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3 Things Every Hunter Should Do with Their Tax Return

tax return

Here’s the go-to list for how to use your tax return for your hunting benefit.

Different people have different views: some will include it in their ongoing budget; others will save it for a rainy day. Still others will splurge every penny like it’s an unexpected bonus. So, what’s the best choice?

For hunters, we’ve got a few good ideas for the hard-earned cash you just got back from Uncle Sam.

Upgrade One Piece of Gear

Kuiu Chinook Pant
Kuiu Ultralight Hunting

Or more. That’s fine, too. Shoot, blow the whole thing on gear and equipment upgrades. Just make sure to rule out the rest of the list first.

Arguments can be made against this, but a good rule of thumb in regard to hunting equipment, gear, and clothing is that you get what you pay for.

Now, hear me out. I’m not saying everyone should own a $600 jacket. But putting small amounts of extra cash to work by upping your gear game is a great way to keep your closet full of top performing equipment.

For example, consider where your current clothing falls short. Could you use something that’s more lightweight? Maybe something that packs easier for those mountain hunts. Better yet, what about warmth or moisture concerns?

Find the piece of clothing you think could use an upgrade, sell it (or donate it to a new hunter), and get yourself a more capable replacement, like these pants.

Save for That Next Big Hunting Trip

elk-feature

There’s nothing like getting out and hunting a new area or going after that first bull elk. If you’re like most hunters and want some variety in the landscape and animal you’re pursuing, but can’t afford a big trip each year, your tax return could be the ticket.

Between out of state tags, fuel, food, and lodging, not to mention different equipment, distant hunting trips can be painful to the pocketbook.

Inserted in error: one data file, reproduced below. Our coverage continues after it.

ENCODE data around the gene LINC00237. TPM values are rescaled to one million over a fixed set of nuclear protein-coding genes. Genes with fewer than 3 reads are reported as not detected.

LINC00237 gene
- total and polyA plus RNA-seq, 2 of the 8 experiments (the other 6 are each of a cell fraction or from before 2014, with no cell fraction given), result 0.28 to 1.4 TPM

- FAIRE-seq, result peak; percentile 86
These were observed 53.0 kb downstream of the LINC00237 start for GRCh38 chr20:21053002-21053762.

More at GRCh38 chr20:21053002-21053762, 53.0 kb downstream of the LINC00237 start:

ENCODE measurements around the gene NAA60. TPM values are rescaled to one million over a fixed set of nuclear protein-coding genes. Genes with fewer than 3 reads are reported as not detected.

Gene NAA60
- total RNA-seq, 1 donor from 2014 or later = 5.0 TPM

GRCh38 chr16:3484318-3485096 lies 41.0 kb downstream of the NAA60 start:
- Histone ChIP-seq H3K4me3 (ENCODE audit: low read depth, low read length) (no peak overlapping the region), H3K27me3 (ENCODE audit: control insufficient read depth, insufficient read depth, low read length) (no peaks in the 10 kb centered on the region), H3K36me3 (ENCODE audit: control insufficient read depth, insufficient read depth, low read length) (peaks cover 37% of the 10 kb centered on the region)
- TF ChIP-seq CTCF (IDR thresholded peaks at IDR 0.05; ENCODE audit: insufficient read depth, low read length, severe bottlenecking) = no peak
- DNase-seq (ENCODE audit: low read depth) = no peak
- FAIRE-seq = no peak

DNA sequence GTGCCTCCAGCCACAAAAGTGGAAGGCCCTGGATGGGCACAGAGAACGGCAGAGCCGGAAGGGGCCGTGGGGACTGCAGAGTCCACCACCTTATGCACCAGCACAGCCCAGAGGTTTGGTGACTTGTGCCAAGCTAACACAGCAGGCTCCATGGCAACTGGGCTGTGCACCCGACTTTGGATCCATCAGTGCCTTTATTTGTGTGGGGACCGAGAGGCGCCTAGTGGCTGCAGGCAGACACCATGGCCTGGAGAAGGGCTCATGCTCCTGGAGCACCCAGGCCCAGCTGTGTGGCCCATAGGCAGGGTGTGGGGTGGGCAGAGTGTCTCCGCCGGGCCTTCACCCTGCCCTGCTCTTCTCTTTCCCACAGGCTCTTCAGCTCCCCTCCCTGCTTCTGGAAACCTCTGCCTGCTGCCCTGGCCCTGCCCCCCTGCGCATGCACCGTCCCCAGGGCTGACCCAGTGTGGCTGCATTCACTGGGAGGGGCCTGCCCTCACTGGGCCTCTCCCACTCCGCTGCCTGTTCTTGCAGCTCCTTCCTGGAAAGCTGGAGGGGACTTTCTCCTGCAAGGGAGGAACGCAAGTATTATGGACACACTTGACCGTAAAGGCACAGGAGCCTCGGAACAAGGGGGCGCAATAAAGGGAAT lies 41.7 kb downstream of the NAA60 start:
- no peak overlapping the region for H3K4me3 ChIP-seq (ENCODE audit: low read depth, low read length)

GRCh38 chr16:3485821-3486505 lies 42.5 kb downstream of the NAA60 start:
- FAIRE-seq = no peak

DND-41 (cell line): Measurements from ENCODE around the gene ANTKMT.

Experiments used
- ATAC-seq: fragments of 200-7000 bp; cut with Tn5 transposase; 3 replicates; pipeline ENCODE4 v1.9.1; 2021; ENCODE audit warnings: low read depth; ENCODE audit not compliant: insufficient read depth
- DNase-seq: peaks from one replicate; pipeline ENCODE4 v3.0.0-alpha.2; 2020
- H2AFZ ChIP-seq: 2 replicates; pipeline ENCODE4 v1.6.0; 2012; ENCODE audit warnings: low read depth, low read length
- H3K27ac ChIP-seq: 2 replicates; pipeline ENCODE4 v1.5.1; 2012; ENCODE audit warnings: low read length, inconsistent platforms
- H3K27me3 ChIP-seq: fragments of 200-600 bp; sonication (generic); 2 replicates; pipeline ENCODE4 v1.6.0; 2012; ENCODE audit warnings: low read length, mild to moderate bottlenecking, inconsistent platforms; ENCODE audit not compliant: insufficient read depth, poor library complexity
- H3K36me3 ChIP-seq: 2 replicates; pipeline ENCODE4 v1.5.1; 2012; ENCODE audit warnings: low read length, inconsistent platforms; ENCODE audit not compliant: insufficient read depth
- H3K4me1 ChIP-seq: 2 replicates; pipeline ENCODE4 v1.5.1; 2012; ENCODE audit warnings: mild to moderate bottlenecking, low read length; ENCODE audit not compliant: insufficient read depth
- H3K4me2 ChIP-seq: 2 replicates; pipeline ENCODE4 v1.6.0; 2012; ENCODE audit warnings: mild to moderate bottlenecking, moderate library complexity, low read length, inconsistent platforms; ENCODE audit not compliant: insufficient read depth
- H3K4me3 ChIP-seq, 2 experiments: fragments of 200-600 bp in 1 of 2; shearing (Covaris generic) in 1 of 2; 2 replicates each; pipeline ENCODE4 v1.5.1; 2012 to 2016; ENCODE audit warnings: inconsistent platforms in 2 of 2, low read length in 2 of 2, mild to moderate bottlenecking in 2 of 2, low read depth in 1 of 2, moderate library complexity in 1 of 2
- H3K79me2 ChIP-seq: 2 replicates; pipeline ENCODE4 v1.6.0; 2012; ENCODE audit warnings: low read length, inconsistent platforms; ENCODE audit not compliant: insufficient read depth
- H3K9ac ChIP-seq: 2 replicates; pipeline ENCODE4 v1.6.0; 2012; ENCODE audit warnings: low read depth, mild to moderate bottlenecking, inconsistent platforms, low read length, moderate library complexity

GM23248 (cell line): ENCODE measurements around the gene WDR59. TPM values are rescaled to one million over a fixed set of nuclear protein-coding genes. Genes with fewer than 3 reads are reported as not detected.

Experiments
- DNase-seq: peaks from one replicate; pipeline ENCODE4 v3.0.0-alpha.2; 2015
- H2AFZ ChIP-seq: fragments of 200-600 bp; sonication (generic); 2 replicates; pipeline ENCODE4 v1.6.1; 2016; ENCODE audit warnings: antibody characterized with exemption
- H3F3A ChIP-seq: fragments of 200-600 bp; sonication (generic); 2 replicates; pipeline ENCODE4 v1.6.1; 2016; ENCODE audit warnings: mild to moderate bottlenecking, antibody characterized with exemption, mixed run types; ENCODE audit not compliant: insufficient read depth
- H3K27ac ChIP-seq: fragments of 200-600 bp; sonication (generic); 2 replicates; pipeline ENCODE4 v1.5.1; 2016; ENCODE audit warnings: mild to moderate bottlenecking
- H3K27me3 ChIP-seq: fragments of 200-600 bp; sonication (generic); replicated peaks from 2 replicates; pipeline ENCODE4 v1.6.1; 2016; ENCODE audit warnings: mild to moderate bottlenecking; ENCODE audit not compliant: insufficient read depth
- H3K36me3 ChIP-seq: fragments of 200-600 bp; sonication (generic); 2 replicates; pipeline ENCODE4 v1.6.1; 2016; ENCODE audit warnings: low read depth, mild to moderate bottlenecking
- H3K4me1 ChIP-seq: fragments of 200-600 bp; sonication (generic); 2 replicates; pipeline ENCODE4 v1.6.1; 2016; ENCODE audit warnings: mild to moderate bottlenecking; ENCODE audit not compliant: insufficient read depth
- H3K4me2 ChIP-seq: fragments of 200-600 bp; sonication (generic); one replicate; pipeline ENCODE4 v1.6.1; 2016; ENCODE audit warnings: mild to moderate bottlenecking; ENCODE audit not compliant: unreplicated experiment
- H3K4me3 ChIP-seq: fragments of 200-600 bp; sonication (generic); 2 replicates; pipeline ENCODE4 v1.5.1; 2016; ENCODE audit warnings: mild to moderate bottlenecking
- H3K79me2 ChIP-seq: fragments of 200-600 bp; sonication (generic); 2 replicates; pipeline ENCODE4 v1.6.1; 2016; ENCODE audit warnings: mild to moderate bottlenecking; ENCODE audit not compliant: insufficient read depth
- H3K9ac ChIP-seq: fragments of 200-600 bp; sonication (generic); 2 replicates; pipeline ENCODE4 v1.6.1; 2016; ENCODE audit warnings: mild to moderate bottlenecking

How to do it: Set up an additional account at your bank and drop a few bucks in there from time to time. Don’t ask for a debit card and ignore any statements on that account. Just let it sit there in its own little world out of sight and out of mind.

When your tax return comes, take a small portion of it (or a large one if your spouse agrees), and pad that account with some extra cash. Over time you’ll be able to turn those hunting trips from once in a lifetime to once every few years.

Spoil Your Spouse

 

I’ve said it before and I’ll say it again. As passionate hunters, our mind is often consumed with thinking about that next time out, the next trip to the tree stand, or how to prepare for the upcoming season. All too often, we forget how much of that nonsense our wives (and husbands) put up with. Between the amount of time you’re gone hunting and the amount of money you have tied up in gear and equipment, you’re probably overdue to thank your spouse for letting you celebrate your other devotion so much.

It doesn’t matter whether its done as a thank-you for putting up with me last season or a way to store up some credit for the upcoming season. This tactic is almost always a win and has literally zero known side effects. At least, not until next tax season.

Like what you see here? If so, click here to read more great hunting, outdoor, and shooting articles by Reid Vander Veen. Also, check him out on Twitter @ReidVanderVeen and on Instagram.

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3 Things Every Hunter Should Do with Their Tax Return